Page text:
Despite the strong, and growing, interest from consumers in securing the future of our planet, some big businesses are still struggling with quantifying how much money they will make, or save, by helping consumers lead a sustainable lifestyle.
Challenging the concept of ‘make, use, dispose’
And that’s where the concept of a ‘Circular Economy,’ comes in. A circular economy is defined by WRAP(1) as “an alternative to a traditional linear economy (make, use, dispose) in which we keep resources in use for as long as possible, extract the maximum value from them whilst in use, then recover and regenerate products and materials at the end of each service life.”
It’s not often that a new industrial model is unveiled so the launch of Circular Economy 100(2), a forum of organisations including Coca-Cola, Nespresso and Unilever, is certainly getting attention. They argue that the old, linear model of production, consumption and waste is no longer a sustainable business option and that materials must be re-used and replenished.(3)
In a recent survey of top business leaders conducted by Futerra, a leading UK communications firm and BSR, a global network of more than 250 member companies, respondents believe that the number of consumers claiming to be ‘moderately – very interested’ in sustainable lifestyles will reach 98% by 2018 (from a current 2% who are ‘very interested’ now). (4)
With this statistic in mind, you may be wondering what steps you could take that would not only add value to the bottom line of your business, but also keep customers (as well as staff and stakeholders) happy that you’re doing your best to recycle, re-use and re-think how you do business.
Consider Remarkable(5) for inspiration; Remarkable are a supplier of eco-friendly promotional items to 4imprint. Formed in 1996, the company took plastic cups from offices, turned them into pencils and sold the pencils back to the offices – how’s that for circular! The company invents and makes all its own machinery and now recycles over 10 tonnes of plastics, tyres, paper and card each week. Their eco-friendly promotional products include notebooks, keyrings, and of course, pencils.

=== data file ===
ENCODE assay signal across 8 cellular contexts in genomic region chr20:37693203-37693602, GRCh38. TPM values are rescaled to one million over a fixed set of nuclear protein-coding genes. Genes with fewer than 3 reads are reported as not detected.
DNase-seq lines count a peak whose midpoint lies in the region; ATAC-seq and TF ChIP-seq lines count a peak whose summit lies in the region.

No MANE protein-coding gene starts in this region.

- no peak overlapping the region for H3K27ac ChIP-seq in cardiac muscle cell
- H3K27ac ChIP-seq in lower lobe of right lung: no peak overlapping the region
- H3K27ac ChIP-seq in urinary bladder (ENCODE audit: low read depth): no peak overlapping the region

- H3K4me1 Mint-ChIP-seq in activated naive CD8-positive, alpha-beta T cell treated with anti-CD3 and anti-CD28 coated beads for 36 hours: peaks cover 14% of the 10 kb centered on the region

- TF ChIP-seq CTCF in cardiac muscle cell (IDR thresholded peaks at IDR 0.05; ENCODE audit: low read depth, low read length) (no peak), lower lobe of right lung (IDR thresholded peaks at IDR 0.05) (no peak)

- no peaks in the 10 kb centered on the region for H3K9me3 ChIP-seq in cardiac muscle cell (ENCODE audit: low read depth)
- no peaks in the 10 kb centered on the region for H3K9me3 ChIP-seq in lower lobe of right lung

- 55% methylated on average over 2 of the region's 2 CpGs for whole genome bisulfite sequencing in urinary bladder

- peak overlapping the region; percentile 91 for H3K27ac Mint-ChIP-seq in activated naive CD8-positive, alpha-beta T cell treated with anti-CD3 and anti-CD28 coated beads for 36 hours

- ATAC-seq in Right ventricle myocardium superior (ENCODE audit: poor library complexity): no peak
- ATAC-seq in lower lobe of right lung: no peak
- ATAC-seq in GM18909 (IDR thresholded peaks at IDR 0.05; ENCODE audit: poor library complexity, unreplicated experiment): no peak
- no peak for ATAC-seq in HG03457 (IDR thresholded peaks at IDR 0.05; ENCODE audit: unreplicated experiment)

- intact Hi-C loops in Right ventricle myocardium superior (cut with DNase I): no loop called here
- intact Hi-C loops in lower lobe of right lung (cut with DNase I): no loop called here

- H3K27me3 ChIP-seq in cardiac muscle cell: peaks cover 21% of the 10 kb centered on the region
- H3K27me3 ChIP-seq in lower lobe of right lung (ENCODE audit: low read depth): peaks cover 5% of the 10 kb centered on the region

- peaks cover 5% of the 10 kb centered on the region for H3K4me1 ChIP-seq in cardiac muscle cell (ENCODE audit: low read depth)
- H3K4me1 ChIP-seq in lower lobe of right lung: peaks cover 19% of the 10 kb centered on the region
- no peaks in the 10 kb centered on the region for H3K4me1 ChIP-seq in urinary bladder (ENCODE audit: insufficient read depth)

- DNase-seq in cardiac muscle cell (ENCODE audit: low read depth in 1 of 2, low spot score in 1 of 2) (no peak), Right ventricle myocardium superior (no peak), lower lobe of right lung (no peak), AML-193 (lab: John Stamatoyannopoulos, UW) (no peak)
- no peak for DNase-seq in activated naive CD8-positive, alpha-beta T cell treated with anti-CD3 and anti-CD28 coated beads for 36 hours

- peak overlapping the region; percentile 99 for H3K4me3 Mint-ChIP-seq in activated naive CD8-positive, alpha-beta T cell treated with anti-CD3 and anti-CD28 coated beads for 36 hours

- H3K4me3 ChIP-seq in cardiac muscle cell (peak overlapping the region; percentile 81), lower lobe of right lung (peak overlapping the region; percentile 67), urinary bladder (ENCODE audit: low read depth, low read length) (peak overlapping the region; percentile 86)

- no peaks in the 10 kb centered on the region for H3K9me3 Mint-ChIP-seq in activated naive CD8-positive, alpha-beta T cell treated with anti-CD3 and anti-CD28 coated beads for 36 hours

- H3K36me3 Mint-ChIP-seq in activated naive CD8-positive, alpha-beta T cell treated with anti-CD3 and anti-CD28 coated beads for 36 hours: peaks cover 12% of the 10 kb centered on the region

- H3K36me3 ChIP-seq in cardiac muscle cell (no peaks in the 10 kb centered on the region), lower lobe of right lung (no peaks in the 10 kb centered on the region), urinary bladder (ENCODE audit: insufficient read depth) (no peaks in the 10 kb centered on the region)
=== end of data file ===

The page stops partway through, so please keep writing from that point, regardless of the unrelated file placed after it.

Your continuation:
You could also consider setting up a forum internally to kick start your own circular ideas: Think about your whole business process – from sourcing of materials, design, production, packaging, delivery and ‘after life,’ pose questions such as;
• How could you cut down on packaging or encourage its re-use?
BT encourages customers to return used or faulty home broadband hubs for reconditioning rather than throwing them away(6)- could you adopt a similar policy?
By 2020 the planet will have an extra 3 billion middle-class consumers with raw materials in increasingly short supply(7). So it makes sense now to consider ways to recycle and re-use, or switch to alternative, more sustainable materials.
It’s clear that consumers are increasingly expressing desire for a more sustainable lifestyle and do expect businesses to take the lead. You could also use your company’s social media channels to engage customers in discussions around sustainable products and listen to their thoughts.
At an increasing rate, it is making both commercial and environmental sense to switch your corporate mindset on to the opportunities presented by circular thinking: increasing your market-share, building brand loyalty and perhaps most attractive of all ‘future proofing’ your business.